For autotrophic organisms is also characteristicinterspecific competition. Examples of plants that confirm the mitigation of the struggle for existence are herbaceous species and tree forms. These populations have a multi-leveled root system, which provides separation of subterranean strata, from which plants absorb water and minerals. Plants forming the forest litter (anemia, butterfly, bearberry, bearberry) have a stem root length from a few millimeters to 10 centimeters, and perennial tree species of gymnosperms and flowering plants range from 1.2 m to 3.5 m.
This form occurs if different speciesuse the same environmental factor or resource. Most often this is a common food base. In insects, as in plants and animals, interspecific competition is also widespread.
Examples, photos and description of the experiment,Below, the study of Park R., carried out under laboratory conditions, explains. The scientist used in the experiments two types of insects belonging to the family of darkling beetles - flour masters (flour crustaceans).
Individuals of these species joined each other in competition for food (flour) and were predators (ate other types of hruschaks).
In the artificial conditions of the experiment,abiotic factors: temperature and humidity. With them, the probability of dominance of communities of one or the other kind has changed. After a certain interval of time, only one species was found in an artificial environment (a box of flour), and the other completely disappeared.
It arises as a result of a purposefulthe struggle of organisms of different species for the abiotic factor, which is at a minimum: food, territory. An example of this form of ecological interaction is the feeding of birds belonging to different species on the same tree, but in different tiers.
Thus, interspecific competition is in biology a kind of interaction between organisms that leads to:
Environmental studies have established thatBiogeocenoses consist of so many ecological niches, how many species live in the ecosystem. The more closely the ecological niches of communities of important taxa in the biotope are, the more bitter their struggle for the best environmental conditions:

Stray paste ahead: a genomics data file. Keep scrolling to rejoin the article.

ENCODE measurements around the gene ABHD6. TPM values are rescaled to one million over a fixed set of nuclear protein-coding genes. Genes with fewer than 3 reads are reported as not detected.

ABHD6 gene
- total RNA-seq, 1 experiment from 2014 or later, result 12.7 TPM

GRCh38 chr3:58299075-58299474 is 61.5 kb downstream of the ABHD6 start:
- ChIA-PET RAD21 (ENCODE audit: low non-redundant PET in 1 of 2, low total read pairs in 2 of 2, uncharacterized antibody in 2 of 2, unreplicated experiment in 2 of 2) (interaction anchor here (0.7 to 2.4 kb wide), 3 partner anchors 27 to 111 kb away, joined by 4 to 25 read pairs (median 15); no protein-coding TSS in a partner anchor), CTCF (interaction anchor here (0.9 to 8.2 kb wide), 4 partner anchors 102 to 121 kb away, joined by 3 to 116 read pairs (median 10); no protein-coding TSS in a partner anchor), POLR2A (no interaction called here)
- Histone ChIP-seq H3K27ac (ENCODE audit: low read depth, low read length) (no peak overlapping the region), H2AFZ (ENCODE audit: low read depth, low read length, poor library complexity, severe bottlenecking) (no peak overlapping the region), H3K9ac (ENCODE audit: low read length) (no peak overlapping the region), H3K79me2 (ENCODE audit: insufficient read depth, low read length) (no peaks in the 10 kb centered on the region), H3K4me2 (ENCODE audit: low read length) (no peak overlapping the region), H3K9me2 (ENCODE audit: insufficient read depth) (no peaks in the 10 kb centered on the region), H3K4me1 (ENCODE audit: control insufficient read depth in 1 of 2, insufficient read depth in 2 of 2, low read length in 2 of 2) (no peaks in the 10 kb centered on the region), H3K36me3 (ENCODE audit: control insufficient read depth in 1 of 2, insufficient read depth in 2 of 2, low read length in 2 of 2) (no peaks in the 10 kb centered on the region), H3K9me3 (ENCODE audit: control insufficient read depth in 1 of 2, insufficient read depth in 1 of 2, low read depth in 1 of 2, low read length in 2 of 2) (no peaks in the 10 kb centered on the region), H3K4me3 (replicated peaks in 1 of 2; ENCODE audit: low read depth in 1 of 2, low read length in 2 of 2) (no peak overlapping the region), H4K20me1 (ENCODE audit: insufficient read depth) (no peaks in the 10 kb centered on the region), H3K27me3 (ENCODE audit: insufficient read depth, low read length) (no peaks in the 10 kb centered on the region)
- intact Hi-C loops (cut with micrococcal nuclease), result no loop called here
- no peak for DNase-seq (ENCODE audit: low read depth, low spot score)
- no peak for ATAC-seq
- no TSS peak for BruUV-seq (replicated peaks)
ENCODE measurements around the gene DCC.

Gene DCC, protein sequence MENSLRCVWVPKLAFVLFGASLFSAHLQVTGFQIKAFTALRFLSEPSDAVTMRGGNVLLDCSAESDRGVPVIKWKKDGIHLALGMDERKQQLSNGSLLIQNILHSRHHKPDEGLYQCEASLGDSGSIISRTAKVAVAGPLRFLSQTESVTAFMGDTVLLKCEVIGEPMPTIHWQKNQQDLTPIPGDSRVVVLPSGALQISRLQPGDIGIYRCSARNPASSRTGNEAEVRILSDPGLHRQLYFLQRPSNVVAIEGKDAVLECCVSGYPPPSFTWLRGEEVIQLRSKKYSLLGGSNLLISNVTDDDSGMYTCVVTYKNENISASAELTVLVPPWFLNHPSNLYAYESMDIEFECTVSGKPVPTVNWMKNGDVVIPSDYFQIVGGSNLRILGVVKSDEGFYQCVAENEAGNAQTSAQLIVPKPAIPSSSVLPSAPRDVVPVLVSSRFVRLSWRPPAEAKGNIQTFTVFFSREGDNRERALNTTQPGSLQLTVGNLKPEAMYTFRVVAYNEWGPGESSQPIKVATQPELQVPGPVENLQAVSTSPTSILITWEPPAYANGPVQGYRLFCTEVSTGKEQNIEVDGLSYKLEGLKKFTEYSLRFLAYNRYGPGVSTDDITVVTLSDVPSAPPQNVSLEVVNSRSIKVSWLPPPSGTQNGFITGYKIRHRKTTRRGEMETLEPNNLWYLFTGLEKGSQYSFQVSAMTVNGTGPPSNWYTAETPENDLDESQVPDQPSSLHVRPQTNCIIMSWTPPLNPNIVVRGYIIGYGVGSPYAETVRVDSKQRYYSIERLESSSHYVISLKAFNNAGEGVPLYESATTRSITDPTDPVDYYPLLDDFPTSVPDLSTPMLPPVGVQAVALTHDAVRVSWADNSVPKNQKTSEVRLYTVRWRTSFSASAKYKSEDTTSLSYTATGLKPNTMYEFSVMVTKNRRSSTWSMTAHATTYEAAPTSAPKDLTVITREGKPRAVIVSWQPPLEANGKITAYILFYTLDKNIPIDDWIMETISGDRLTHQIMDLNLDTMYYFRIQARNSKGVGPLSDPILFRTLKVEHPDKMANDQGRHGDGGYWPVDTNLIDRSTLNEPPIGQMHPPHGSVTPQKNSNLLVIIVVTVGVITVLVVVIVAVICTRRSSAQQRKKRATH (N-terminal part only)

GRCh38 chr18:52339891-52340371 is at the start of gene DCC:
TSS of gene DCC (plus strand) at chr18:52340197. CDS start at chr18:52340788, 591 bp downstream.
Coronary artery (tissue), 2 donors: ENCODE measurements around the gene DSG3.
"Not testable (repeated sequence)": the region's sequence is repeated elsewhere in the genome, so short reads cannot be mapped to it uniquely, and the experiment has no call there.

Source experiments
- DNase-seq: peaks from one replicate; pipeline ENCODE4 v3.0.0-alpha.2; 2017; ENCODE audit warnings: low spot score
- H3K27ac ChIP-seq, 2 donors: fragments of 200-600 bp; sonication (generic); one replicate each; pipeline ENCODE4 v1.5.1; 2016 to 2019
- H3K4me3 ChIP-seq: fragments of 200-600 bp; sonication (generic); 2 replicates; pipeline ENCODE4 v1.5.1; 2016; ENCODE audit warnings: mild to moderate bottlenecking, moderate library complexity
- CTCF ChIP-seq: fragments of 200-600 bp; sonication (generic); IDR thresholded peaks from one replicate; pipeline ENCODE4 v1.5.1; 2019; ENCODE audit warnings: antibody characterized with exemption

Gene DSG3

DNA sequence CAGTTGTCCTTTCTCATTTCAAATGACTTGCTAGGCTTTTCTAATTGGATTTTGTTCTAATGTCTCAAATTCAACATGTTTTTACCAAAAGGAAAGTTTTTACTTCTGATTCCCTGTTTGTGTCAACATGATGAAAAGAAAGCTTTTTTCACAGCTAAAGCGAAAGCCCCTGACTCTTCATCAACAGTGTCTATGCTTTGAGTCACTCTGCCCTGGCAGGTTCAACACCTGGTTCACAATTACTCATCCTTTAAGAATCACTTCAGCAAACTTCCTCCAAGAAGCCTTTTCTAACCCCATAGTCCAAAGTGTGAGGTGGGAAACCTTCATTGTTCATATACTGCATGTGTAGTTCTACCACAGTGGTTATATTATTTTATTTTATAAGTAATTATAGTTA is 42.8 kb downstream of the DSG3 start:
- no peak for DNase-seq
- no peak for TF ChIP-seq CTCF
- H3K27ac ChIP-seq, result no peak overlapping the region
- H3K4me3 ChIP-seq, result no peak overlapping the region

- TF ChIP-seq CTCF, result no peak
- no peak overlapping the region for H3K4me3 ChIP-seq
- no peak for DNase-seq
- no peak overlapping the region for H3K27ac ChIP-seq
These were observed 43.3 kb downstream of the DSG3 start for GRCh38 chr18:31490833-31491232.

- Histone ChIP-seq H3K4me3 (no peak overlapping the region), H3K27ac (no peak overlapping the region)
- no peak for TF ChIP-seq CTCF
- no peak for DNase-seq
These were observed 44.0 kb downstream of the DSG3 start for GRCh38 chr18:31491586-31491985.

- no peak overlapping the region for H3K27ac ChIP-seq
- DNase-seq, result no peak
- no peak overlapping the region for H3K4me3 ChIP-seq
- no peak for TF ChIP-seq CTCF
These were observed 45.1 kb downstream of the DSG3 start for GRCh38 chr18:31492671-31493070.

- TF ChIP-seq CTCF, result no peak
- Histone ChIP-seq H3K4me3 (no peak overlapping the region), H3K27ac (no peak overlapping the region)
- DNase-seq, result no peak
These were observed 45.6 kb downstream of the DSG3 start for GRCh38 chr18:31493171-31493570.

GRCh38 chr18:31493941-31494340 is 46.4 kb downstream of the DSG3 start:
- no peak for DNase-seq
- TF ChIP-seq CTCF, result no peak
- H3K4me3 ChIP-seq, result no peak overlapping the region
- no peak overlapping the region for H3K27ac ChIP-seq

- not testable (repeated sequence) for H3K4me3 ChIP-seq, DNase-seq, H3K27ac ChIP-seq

These are the three main parameters of a real populatedecological niche. It fixes the limitations of the mode of existence of the population, such as parasitism, competition, predation, narrowing of the range, a decrease in feed resources.
The decrease in the ambient pressure in the biotope occurs as follows:
All these phenomena characterize such a thing as interspecific competition. Examples of animals and plants, mentioned above, confirm this.
We consider a widespread phenomenonin living nature, characterized as interspecific competition. Examples - biology and ecology (as its section) - present this process to us both in the environment of organisms belonging to the kingdoms of fungi and plants, and in the animal kingdom.
The results of interspecific competition includecoexistence and substitution of species, as well as environmental differentiation. The first phenomenon is stretched in time, and related species in the ecosystem do not increase their number, since there is a specific factor affecting the reproduction of the population. The substitution of species, based on the patterns of competitive exclusion, is an extreme form of pressure of a more plastic and sertile species, which inevitably entails the death of a competitor.
Environmental differentiation (divergence)leads to the formation of little-changing, highly specialized species. They are adapted to those areas of the general area where they have advantages (in terms and forms of reproduction, nutrition).
In the process of differentiation, both competing speciesreduce their hereditary variability and seek a more conservative gene pool. This is because in such communities the stabilizing form of natural selection will dominate the moving and disruptive species.